Authors: Paul R et al., Pediatrics 2014 May 1; 133:e1358
A quality improvement initiative resulted in sustained near-perfect adherence to guidelines.
In a prospective cohort study, investigators compared adherence to Pediatric Advance Life Support (PALS) sepsis guidelines before and during a quality improvement intervention at a Boston pediatric hospital. The intervention included education, use of intravenous (IV) fluid pressure bags rather than IV pumps for more rapid fluid administration, regular feedback, surveys to identify barriers to timely care, distribution of the PALS algorithm and pocket cards, electronic standardized order sets with a visual alert system, and bedside “shock clocks” to track time from diagnosis.
A total of 126 children (median age, 9 years) with severe sepsis or septic shock were identified during the 16-month preintervention period and 116 children (median age, 12 years) during the 19-month intervention period. Adherence to all five PALS process measures increased significantly from the preintervention to the intervention period:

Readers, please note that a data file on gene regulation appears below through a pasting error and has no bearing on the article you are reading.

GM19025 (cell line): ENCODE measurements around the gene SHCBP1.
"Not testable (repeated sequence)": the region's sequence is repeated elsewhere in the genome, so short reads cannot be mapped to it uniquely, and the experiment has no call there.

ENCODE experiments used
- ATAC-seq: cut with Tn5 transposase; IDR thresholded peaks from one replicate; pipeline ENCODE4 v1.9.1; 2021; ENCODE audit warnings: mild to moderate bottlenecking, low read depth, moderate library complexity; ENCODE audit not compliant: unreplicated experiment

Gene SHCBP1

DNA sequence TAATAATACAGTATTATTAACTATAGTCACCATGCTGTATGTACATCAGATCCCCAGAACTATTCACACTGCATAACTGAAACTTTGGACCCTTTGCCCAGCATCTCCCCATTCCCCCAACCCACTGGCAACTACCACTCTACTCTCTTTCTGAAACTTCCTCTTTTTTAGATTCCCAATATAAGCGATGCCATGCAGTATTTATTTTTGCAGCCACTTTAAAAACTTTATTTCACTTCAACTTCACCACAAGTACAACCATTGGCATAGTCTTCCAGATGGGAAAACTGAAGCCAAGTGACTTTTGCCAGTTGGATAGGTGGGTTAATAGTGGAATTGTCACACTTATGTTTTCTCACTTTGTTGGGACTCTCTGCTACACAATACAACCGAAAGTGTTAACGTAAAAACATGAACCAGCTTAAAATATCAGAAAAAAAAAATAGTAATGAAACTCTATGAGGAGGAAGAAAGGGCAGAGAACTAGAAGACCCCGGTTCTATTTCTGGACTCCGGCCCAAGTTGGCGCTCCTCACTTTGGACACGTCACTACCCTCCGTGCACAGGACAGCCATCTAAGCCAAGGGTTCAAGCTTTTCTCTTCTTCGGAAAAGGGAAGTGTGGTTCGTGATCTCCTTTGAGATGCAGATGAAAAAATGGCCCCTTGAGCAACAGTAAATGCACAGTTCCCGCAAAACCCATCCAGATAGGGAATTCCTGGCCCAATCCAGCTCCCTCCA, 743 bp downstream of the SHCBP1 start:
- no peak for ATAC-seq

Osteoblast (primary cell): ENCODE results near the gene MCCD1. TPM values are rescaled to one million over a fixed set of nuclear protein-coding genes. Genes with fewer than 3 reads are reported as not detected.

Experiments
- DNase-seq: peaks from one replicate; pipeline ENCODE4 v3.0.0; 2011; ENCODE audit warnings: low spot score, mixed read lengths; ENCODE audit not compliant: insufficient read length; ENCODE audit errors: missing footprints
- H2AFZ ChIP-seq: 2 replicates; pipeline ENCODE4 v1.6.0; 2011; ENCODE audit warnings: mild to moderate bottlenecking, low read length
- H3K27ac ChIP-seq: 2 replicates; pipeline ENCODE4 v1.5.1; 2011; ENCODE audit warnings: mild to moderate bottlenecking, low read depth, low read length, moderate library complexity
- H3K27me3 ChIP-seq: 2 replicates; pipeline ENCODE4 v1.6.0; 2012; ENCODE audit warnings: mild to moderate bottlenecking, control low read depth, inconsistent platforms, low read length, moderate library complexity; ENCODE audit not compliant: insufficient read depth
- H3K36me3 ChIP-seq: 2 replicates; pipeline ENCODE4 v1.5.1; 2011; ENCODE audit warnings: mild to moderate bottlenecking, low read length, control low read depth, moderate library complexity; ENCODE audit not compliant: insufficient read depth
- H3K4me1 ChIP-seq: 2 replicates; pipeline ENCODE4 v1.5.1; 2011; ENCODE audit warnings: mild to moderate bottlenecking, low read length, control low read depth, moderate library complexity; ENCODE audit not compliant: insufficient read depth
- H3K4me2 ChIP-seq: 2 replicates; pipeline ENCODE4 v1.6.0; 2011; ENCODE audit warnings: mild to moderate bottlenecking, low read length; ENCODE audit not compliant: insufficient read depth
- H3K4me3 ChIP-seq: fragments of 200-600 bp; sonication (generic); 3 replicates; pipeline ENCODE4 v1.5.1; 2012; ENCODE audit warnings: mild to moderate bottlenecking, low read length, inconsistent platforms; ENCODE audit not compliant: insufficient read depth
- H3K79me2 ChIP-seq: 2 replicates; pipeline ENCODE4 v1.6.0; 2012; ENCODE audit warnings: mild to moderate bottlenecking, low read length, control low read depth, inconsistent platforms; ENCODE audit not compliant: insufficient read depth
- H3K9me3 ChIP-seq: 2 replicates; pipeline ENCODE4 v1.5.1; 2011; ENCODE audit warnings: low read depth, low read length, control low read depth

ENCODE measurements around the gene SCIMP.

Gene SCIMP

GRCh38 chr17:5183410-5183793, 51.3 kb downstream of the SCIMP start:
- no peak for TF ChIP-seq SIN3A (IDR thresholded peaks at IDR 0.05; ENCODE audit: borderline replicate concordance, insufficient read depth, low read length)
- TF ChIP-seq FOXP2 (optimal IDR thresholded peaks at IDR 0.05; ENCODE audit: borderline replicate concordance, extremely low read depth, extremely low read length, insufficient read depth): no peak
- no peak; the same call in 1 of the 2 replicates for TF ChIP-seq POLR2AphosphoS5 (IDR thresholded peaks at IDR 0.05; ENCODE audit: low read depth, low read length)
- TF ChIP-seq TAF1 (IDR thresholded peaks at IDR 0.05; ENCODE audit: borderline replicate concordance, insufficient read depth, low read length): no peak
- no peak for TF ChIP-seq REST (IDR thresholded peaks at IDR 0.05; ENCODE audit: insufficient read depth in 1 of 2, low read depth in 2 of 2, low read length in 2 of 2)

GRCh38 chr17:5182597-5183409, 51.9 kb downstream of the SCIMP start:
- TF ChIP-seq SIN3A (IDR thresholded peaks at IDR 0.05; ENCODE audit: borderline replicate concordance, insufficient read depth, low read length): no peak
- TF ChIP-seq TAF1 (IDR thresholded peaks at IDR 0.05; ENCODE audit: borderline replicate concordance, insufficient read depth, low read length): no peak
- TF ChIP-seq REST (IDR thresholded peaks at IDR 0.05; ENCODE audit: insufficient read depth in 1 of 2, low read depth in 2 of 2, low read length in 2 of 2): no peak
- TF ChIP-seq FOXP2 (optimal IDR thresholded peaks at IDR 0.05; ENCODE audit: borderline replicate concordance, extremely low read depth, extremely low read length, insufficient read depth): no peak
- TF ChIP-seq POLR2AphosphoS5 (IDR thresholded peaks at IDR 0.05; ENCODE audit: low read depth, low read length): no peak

·Recognition of septic shock within 5 minutes (79% vs. 97%)
·Vascular access within 5 minutes (67% vs. 90%)
·Antibiotics within 60 minutes (70% vs. 86%)
·Vasoactive agent within 60 minutes (35% vs. 68%)
·60 mL/kg of IV fluids within 60 minutes (37 vs. 73%)
Adherence to all measures reached 100% midway through the intervention period and remained near that level during the remainder of the period. The number of deaths per case of septic shock decreased over the intervention period.
Yes, we can! A systematic approach to ensure early identification of patients with sepsis and to break down barriers to care can lead to sustained improvement in treatment of pediatric septic shock.